New York City politician Corey Johnson and the City Council are partnering with architectural non-profit Van Alen Institute for a design competition to “reimagine” the Brooklyn Bridge.
While the open competition is available to everyone those with design and advertising backgrounds are encouraged to submit their proposals by April 5.
The project aims to spark a public conversation about NYC’s iconic structure by seeking creative briefs transforming this space for future usage. The proposed designs should focus on the bridge’s walkway, but can also include recommendations for the bridge’s roadway and nearby public spaces. They need to respect and enhance the bridge’s landmark status, but also think inclusively about mobility and access, and accommodate commuters, visitors, and vendors, per the submission site.
“Everyone agrees the current condition is unsafe for walkers and it doesn’t work well for tourists, bikers, and commuters,” says Deborah Marton, executive director, Van Alen.
She adds while many agree the Bridge needs a makeover, there is not a plan in place at the moment. “We want to expand and reframe the possibilities,” she says.
Marton points out this pitch coincides with a broader transformation for the city as it shifts further away from a vehicle-driven place to more fully embrace mass transit and other non-car alternatives. “This solution fits nicely within the context of this larger challenge,” says Marton. “We have no preconceived ideas about possible designs,” she says. “Good ideas have a way of building momentum.”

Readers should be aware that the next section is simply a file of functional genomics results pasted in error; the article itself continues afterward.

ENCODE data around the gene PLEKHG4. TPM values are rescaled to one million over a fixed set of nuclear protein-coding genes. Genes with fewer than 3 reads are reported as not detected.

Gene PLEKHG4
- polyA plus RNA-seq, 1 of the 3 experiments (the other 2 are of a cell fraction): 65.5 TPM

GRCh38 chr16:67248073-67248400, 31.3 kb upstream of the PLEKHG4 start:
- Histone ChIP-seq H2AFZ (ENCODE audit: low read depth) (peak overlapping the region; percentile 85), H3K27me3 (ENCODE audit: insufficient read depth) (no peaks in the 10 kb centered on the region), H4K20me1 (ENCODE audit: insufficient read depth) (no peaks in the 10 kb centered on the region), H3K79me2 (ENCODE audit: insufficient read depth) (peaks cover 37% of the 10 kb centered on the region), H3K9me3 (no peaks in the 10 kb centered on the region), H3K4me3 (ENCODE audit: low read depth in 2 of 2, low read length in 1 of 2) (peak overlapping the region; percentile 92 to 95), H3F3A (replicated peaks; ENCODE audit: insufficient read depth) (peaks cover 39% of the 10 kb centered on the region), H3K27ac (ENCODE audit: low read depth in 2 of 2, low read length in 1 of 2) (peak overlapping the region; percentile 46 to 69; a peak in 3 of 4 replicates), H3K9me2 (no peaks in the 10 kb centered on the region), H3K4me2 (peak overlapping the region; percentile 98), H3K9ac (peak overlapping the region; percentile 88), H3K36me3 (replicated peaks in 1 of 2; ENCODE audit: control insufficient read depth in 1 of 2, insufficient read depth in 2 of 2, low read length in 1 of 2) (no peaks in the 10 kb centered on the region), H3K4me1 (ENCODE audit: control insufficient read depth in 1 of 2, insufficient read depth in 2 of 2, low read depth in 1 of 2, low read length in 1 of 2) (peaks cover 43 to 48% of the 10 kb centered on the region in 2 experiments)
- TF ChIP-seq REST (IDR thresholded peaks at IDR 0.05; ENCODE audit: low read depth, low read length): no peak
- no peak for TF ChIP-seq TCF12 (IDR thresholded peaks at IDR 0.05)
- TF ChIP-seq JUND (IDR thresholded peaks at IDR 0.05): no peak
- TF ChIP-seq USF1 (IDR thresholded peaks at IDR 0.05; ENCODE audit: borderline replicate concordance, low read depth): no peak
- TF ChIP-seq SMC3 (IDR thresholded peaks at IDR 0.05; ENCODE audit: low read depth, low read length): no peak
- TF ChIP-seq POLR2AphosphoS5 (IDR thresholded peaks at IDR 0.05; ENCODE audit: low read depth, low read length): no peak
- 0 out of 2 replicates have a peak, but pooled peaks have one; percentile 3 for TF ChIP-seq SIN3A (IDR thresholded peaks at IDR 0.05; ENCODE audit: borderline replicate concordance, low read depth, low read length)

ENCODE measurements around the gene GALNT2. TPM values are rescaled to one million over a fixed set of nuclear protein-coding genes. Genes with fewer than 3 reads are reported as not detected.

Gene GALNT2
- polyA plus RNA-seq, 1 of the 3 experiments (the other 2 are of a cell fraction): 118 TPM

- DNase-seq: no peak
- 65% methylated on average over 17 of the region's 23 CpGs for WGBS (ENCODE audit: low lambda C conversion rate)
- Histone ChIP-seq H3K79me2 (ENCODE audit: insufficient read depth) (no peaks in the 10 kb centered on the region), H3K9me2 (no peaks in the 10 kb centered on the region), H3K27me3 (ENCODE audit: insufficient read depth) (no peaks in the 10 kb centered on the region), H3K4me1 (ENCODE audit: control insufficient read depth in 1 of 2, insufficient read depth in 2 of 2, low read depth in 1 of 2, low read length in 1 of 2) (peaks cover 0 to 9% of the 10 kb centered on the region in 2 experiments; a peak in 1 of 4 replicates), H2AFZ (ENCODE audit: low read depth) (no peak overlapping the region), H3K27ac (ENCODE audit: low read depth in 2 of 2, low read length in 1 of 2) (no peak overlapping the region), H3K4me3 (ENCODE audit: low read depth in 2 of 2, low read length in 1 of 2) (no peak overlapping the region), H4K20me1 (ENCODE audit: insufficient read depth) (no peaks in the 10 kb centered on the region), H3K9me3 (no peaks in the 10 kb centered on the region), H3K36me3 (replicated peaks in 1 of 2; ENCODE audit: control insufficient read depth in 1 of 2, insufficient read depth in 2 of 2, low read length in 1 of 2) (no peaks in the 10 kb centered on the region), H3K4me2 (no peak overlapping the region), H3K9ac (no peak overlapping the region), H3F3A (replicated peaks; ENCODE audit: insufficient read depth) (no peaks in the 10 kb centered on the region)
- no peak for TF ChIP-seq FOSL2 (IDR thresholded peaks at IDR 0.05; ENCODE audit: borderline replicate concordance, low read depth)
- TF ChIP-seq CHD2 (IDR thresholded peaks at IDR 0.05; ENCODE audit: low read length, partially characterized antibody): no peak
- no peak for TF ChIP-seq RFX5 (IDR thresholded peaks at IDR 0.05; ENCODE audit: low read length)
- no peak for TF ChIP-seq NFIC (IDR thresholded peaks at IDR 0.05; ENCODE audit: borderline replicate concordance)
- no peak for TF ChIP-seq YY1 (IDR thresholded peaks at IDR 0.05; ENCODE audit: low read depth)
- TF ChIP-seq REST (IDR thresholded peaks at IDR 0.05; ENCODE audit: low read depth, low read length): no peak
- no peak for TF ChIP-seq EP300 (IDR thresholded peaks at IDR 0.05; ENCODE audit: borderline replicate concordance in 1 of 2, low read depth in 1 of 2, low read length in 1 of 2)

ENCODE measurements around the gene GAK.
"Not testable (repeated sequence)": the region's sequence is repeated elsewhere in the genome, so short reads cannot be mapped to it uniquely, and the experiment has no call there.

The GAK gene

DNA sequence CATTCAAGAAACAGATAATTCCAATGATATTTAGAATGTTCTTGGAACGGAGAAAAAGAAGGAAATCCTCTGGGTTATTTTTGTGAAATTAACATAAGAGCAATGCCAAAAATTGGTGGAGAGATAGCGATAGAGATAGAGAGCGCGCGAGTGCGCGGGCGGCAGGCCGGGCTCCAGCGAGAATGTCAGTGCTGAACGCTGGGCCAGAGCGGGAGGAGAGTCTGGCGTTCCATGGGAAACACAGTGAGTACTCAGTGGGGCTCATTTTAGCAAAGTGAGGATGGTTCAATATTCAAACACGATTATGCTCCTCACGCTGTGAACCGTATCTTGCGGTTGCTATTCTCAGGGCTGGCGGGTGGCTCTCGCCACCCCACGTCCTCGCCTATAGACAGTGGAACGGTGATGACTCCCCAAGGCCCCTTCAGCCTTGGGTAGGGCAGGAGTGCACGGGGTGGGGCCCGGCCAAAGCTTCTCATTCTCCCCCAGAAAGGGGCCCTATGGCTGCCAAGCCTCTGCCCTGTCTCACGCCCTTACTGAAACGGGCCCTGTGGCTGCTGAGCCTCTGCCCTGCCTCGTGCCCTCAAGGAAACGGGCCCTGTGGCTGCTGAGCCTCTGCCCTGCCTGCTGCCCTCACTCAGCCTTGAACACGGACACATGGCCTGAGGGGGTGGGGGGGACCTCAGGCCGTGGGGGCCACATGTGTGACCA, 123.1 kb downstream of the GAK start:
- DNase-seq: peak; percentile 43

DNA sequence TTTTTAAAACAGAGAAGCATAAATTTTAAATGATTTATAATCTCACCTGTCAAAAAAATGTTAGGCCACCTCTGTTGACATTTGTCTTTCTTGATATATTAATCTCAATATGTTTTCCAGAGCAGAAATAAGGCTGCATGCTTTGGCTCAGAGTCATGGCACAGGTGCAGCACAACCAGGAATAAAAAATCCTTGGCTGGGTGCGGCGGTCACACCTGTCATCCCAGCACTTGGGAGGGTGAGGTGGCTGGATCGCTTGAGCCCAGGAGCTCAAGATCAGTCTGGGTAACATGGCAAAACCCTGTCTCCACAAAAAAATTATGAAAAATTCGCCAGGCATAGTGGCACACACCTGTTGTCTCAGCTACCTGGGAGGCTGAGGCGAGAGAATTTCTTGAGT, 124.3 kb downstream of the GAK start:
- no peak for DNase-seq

Although the Department of Transportation has no clear mandate to incorporate or install these solutions, The Brooklyn Bridge contest will recognize three finalists from a professional category and another batch of three in the under 22 age category. They will be selected by a jury of experts from various fields, ranging from Danny Harris; executive director, Transportation Alternatives and Helen Ho; principal, Karp Strategies to Peg Breen; President, New York Landmarks Conservancy and Regina Myer; President, Downtown Brooklyn Partnership.
These judges will consider the following factors: team composition; accessibility and safety; environmental benefit and security; respect for the bridge’s landmark status; feasibility; and “magic,” such as new ideas that surprise, delight, and fascinate.
These six finalists will have then have around six weeks to refine their proposals based on jury feedback before they present them in mid-July to the jury and members of the public at a public event. Based on those presentations, the two winning designs will be chosen by a combination of jury vote and public vote at the end of the month. More information can be found here.
Don't they have to clear this with all of the folks who bought the Brooklyn Bridge over the past few years----rumor has it that there are thousands of them?